James: You make a few million dollars and then you forget about it and you give it to investors and you forget about it. But when you impact someone it follows you throughout your life and you remember that's a big impact, you can't really put a monetary value.

Glenn: Yeah.

James:  And I've had REIT investors who when I paid them back through refi, they were like happy, "Oh, okay. I really needed this money and you gave it to me." It was just like a mind-blowing thing to me because I didn't really think that they really need that money. I mean, some people just invest hundreds of thousands of dollars and we give, you know, a hundred thousand back to them. They are like, "Wow! It's like I needed this money and you gave it to me. I'm so happy." So yeah, it's very fulfilling.

Glenn: Fulfilling, yeah. That's neat. Yeah. 

James: So do you have any secret sauce for your success?

Glenn: Do the right thing, in the right place at the right time, little bit of luck. I do a lot of praying, help from above and just do the right thing. You know, I mean, I've gone through business relationship changes with business partners because we're not always aligned with doing the right thing and I say if you really want to be successful, just always do the right thing and what comes around goes around.

James: Yeah. Yeah. I mean, I think one thing that I want to share with the audience is that I know about you and another buyer which is part of our same masterminds when you had details of that property which had a chiller system when it was down like one or two weeks before closing. And you had a choice whether you want to disclose it to the buyer or not and you made the choice of disclosing it, which is I think it's absolutely, the right thing to do. [47:15unintelligible] 

Glenn: Not only did I disclose it, James, I also bought the buyer a new Chiller. 

James: Absolutely.

Glenn: He was already passed his due diligence, he was closing on it. He couldn't come back and re-trade me, his earnest money was more than a chiller so I could have just said it is what it is. I could have put a bandaid on it. But this is a small world we live in. And I've had business partners that have said, "Well, actually you don't have to tell them that kind of stuff." And inside my heart, I think I do. So I bought the guy a new chiller and he heard about that and he picked up the phone and he called me directly.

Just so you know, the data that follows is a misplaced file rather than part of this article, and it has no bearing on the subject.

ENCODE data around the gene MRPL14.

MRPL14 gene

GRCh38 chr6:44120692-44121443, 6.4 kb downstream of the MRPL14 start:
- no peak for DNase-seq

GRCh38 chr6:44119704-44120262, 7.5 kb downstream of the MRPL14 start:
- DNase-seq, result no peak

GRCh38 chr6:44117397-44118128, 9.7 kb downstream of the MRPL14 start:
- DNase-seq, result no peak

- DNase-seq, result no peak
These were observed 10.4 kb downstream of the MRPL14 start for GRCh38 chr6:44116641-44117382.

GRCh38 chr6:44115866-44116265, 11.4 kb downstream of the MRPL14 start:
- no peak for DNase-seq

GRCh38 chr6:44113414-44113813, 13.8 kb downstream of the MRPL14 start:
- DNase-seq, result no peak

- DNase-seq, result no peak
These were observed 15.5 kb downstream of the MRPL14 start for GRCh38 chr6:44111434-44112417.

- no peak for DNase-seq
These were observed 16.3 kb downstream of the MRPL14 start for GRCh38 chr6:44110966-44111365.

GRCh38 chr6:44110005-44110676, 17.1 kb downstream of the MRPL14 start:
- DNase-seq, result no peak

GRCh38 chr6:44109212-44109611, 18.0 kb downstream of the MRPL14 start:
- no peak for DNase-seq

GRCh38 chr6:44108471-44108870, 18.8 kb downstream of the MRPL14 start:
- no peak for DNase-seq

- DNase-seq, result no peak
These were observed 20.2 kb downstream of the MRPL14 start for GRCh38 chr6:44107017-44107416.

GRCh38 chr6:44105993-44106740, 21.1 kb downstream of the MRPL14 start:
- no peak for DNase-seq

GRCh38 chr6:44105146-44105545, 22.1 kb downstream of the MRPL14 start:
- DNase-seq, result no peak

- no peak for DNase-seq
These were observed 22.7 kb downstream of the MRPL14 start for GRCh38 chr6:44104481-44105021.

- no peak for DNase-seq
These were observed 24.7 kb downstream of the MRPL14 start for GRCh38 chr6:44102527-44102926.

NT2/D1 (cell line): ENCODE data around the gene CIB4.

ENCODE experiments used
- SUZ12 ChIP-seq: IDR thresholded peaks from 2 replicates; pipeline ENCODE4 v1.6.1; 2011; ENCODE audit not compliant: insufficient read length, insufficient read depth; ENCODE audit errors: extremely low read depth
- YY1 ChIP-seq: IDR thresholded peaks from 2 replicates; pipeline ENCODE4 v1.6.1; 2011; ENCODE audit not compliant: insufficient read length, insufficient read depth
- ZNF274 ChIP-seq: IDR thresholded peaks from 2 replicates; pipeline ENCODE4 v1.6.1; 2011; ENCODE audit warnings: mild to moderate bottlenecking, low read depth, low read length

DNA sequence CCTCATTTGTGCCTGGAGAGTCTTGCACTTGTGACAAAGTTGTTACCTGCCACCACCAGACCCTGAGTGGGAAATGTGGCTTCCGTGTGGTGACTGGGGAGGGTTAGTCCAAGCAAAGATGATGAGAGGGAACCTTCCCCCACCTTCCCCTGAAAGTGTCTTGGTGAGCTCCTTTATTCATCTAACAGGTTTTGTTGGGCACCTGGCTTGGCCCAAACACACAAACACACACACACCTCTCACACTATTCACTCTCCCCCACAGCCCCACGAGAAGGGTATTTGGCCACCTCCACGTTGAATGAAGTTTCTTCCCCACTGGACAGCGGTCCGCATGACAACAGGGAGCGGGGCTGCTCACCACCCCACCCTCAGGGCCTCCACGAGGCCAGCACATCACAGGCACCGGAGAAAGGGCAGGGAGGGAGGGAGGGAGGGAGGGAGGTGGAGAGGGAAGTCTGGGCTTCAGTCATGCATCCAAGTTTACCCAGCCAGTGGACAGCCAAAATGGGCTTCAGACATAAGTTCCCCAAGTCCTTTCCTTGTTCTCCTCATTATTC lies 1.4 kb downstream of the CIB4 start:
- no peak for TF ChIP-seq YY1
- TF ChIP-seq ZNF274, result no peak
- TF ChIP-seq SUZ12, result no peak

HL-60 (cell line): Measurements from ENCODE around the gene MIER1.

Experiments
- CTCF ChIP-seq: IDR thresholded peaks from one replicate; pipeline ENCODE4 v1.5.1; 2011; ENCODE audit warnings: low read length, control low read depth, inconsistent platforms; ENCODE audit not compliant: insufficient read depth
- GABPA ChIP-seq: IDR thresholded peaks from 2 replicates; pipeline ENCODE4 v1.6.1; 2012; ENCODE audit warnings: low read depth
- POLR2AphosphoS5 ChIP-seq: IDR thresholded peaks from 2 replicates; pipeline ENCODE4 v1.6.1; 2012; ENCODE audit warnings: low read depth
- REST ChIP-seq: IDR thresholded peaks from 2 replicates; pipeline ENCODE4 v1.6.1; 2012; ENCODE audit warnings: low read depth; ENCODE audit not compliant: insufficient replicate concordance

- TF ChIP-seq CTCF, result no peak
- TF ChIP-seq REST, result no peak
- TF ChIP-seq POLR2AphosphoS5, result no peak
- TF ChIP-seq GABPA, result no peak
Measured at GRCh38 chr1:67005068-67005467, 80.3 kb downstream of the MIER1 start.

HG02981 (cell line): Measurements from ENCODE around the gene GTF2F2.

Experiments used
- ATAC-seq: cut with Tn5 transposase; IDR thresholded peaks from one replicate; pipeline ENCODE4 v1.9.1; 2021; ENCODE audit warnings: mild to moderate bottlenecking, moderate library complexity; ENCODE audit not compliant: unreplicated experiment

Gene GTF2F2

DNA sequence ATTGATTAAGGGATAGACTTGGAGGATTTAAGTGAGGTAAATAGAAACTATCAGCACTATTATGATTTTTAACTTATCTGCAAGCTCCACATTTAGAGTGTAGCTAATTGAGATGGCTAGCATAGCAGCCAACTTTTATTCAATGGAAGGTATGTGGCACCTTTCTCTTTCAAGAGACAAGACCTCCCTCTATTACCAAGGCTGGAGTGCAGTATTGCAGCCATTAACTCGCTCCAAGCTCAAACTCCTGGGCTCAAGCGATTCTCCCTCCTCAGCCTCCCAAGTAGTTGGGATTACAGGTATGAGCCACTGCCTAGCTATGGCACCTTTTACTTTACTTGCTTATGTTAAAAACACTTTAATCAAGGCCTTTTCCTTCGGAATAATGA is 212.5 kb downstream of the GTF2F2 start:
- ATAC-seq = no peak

A lot of times the buyers and the sellers don't always talk to each other because they have brokers that represent them and then they have attorneys that work stuff out. But he called me on the phone. He's like, "I just want to say, thank you."

 And I said, "You're welcome."

 And I said, "You know, it's a small world and I know how I would feel if the roles were reversed."

 And I was buying an apartment complex and I got stuck with a pretty big bill and somebody had knowledge of it because that actually happened to me. I bought Oaks Creek up in Dallas, a 280 unit deal and after due diligence and even after you know, we should have caught it but we didn't, there was a couple of buildings that had questionable foundation issues and my Engineers didn't catch me with my contractors.

 Later I found out that the owner knew about it, the seller and I said, "Why didn't you tell me I could have just budgeted for it and fix it? Now, I've got to figure out how to scramble to pay for it because it's not on my rehab budget."

He said, "Gosh, I just didn't feel like it was you know, I didn't want to tell you because I don't want you to re-trade me."

 I'm like, "Yeah, I wouldn't have re-traded you. I just wish you'd have told me because I could have raised a little extra money to fix it." Anyway, just what comes around goes around. Secret Sauce, do the right thing. You also have to analyze your numbers. With 30 years of experience, when I come across deals today, I will jump in and I will verify rents, I'll verify rehab, I'll look at how we're going to finance it and some sponsors like me or you, we don't do this but some people do and they just convince themselves that it's still a good deal even though the numbers don't say so or like, "Oh, my guts telling me that we're gonna make a ton of money."

"Uuuh, I don't know, man. The comps suggest that you're not."

 And like, "Well, the taxes aren't really going to go up that high."

I'm like, "Yeah, it's going to go up pretty [49:54inaudible]  and so the insurance."

 So people convince themselves that you know, not to listen to reality. Well, Secret Sauce, listen to reality, be honest with yourself. Listen, the numbers don't lie. You might lie to yourself but the numbers aren't gonna lie to you if you do your homework. 

James: It's so hard nowadays, I think for newbies, especially, who want to get started. I mean, they've been looking for deals for many, many months, sometimes years and they feel so frustrated because the market is good and everybody's a champion. A bull market, everybody's making money. Like I need to get jumping in to buy something. And even though they find the numbers are not really strong, I mean, you have to make a lot of aggressive assumptions. And then, they just go ahead and do it. It's very hard for them. I can understand that but it is what it is. I mean, real estate is not forgiving in a downturn.